The computer system 1201 performs a portion or all of the processing steps of the invention in response to the processor 1203 executing one or more sequences of one or more instructions contained in a memory, such as the main memory 1204. Such instructions may be read into the main memory 1204 from another computer readable medium, such as a hard disk 1207 or a removable media drive 1208. One or more processors in a multi-processing arrangement may also be employed to execute the sequences of instructions contained in main memory 1204. In alternative embodiments, hard-wired circuitry may be used in place of or in combination with software instructions. Thus, embodiments are not limited to any specific combination of hardware circuitry and software.

As stated above, the computer system 1201 includes at least one computer readable medium or memory for holding instructions programmed according to the teachings of the invention and for containing data structures, tables, records, or other data described herein. Examples of computer readable media are compact discs, hard disks, floppy disks, tape, magneto-optical disks, PROMs (EPROM, EEPROM, flash EPROM), DRAM, SRAM, SDRAM, or any other magnetic medium, compact discs (e.g., CD-ROM), or any other optical medium, punch cards, paper tape, or other physical medium with patterns of holes, a carrier wave (described below), or any other medium from which a computer can read.

Stored on any one or on a combination of computer readable media, the present invention includes software for controlling the computer system 1201, for driving a device or devices for implementing the invention, and for enabling the computer system 1201 to interact with a human user (e.g., print production personnel). Such software may include, but is not limited to, device drivers, operating systems, development tools, and applications software. Such computer readable media further includes the computer program product of the present invention for performing all or a portion (if processing is distributed) of the processing performed in implementing the invention.

The computer code devices of the present invention may be any interpretable or executable code mechanism, including but not limited to scripts, interpretable programs, dynamic link libraries (DLLs), Java classes, and complete executable programs. Moreover, parts of the processing of the present invention may be distributed for better performance, reliability, and/or cost.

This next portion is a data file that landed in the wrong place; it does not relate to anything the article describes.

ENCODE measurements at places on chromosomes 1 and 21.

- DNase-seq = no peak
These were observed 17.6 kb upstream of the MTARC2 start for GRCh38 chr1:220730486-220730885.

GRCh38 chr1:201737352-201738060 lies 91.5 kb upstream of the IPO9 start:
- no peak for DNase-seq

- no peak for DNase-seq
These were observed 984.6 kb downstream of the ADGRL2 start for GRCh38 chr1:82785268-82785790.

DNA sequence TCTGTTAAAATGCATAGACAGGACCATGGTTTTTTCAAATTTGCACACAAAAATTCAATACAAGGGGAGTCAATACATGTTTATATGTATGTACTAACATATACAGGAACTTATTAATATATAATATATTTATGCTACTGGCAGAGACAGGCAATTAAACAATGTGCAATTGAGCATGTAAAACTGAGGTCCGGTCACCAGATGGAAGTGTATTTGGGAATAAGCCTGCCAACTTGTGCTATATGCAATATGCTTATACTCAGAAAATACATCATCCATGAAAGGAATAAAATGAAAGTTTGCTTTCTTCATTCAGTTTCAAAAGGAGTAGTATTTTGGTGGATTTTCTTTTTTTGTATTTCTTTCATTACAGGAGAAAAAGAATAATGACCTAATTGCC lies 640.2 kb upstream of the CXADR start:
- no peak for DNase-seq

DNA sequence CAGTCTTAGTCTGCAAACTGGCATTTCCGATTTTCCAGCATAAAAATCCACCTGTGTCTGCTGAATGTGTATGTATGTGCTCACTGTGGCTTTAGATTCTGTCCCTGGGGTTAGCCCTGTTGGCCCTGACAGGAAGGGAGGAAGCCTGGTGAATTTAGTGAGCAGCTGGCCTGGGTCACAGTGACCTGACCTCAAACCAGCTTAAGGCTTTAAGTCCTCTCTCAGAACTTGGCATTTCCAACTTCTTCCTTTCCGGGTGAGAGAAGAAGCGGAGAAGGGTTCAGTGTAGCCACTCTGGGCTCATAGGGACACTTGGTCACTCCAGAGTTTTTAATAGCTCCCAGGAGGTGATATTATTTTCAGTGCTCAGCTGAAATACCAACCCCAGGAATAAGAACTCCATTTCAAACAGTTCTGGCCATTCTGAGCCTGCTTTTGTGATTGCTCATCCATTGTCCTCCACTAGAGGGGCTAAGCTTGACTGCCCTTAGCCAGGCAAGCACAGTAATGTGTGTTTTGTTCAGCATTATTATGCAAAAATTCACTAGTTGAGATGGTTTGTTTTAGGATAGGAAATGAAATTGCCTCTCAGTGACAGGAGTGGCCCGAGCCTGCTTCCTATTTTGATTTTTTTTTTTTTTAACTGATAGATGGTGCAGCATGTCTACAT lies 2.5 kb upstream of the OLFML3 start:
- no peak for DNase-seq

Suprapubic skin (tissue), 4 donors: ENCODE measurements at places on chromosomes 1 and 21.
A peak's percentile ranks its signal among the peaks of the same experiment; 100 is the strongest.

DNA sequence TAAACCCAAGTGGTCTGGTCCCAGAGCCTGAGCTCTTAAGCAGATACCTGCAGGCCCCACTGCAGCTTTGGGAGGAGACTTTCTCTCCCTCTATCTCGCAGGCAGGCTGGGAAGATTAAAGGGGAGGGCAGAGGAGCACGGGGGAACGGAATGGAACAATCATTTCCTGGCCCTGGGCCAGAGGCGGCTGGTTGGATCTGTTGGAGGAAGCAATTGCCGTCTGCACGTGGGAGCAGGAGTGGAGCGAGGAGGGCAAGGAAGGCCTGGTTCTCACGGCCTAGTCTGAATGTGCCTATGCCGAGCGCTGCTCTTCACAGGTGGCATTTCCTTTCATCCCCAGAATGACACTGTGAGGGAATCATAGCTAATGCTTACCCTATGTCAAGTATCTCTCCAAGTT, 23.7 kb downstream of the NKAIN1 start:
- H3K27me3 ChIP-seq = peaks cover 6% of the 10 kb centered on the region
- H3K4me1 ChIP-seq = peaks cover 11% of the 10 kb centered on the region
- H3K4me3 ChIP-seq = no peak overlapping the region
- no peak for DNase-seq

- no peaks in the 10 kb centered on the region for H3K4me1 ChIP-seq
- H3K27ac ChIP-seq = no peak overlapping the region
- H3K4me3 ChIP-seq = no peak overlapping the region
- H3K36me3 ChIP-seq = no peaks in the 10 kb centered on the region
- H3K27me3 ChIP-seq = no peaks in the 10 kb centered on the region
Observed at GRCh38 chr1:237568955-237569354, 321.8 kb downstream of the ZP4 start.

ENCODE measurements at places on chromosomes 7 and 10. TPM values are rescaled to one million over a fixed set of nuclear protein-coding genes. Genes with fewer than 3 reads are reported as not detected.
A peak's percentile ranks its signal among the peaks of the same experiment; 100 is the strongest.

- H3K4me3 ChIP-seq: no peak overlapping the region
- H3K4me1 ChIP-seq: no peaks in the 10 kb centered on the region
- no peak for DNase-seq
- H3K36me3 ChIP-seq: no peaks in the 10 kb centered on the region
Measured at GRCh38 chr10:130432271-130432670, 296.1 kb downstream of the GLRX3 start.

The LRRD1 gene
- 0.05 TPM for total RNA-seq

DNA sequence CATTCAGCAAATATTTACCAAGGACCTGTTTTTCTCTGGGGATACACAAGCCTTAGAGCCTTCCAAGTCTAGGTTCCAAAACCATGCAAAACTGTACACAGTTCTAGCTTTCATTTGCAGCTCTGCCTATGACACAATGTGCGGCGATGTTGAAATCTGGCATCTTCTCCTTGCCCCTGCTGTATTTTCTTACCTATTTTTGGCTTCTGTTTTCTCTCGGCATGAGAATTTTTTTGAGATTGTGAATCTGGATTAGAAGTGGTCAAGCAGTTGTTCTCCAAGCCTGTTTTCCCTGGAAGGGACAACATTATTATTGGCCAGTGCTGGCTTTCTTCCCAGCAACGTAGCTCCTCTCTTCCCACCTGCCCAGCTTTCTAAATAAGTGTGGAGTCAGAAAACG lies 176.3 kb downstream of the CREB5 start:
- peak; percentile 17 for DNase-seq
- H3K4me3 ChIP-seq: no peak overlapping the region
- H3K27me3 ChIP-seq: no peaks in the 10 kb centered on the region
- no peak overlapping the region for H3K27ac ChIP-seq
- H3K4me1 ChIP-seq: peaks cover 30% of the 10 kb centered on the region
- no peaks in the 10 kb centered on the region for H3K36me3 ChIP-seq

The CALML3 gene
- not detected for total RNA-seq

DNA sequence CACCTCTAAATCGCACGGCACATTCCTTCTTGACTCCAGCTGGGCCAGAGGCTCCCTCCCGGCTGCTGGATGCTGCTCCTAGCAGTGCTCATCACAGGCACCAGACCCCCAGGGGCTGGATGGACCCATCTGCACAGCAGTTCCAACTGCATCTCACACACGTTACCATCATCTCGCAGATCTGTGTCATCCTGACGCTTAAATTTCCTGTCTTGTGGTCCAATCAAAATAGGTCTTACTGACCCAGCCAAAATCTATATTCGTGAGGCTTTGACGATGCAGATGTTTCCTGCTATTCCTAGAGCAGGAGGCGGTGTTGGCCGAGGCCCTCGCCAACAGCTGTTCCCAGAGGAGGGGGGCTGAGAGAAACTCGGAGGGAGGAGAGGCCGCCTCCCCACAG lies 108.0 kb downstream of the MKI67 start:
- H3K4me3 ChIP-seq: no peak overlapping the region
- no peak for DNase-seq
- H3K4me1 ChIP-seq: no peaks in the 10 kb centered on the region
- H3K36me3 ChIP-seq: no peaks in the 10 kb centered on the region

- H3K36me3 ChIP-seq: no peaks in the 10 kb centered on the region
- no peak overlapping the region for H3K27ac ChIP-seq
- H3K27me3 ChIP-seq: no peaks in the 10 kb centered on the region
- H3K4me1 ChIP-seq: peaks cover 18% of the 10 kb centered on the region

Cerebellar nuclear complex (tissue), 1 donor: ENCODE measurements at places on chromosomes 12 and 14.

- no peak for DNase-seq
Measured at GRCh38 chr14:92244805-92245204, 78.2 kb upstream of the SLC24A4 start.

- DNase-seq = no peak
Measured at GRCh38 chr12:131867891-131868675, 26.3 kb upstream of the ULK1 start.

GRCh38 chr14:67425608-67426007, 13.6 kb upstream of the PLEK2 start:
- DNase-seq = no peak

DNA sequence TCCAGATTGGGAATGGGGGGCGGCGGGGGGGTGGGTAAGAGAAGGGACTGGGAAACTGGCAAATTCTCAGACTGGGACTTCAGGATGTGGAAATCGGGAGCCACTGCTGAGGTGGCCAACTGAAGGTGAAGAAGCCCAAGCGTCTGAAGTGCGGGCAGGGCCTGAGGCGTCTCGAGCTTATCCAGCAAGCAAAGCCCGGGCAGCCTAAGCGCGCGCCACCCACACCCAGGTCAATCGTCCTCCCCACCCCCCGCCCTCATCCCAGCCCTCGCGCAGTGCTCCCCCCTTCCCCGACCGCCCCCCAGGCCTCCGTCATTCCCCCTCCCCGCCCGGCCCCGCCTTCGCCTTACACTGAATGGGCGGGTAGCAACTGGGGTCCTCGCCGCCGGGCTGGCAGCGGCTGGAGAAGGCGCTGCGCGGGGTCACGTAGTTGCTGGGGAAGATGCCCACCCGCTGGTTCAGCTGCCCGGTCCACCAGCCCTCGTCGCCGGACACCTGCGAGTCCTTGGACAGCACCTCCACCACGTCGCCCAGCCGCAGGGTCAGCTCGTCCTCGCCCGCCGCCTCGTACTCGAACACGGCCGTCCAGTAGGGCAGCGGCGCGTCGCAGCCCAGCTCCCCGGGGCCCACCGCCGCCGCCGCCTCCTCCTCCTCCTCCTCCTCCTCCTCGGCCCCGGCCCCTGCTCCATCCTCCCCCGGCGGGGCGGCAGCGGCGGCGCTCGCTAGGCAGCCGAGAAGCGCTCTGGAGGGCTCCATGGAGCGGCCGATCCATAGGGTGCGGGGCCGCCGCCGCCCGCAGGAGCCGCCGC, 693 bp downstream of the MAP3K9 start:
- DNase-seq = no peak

The term “computer readable medium” as used herein refers to any medium that participates in providing instructions to the processor 1203 for execution. A computer readable medium may take many forms, including but not limited to, non-volatile media, volatile media, and transmission media. Non-volatile media includes, for example, optical, magnetic disks, and magneto-optical disks, such as the hard disk 1207 or the removable media drive 1208. Volatile media includes dynamic memory, such as the main memory 1204. Transmission media includes coaxial cables, copper wire and fiber optics, including the wires that make up the bus 1202. Transmission media also may also take the form of acoustic or light waves, such as those generated during radio wave and infrared data communications.

Various forms of computer readable media may be involved in carrying out one or more sequences of one or more instructions to processor 1203 for execution. For example, the instructions may initially be carried on a magnetic disk of a remote computer. The remote computer can load the instructions for implementing all or a portion of the present invention remotely into a dynamic memory and send the instructions over a telephone line using a modem. A modem local to the computer system 1201 may receive the data on the telephone line and use an infrared transmitter to convert the data to an infrared signal. An infrared detector coupled to the bus 1202 can receive the data carried in the infrared signal and place the data on the bus 1202. The bus 1202 carries the data to the main memory 1204, from which the processor 1203 retrieves and executes the instructions. The instructions received by the main memory 1204 may optionally be stored on storage device 1207 or 1208 either before or after execution by processor 1203.

The computer system 1201 also includes a communication interface 1213 coupled to the bus 1202. The communication interface 1213 provides a two-way data communication coupling to a network link 1214 that is connected to, for example, a local area network (LAN) 1215, or to another communications network 1216 such as the Internet. For example, the communication interface 1213 may be a network interface card to attach to any packet switched LAN. As another example, the communication interface 1213 may be an asymmetrical digital subscriber line (ADSL) card, an integrated services digital network (ISDN) card or a modem to provide a data communication connection to a corresponding type of communications line. Wireless links may also be implemented. In any such implementation, the communication interface 1213 sends and receives electrical, electromagnetic or optical signals that carry digital data streams representing various types of information.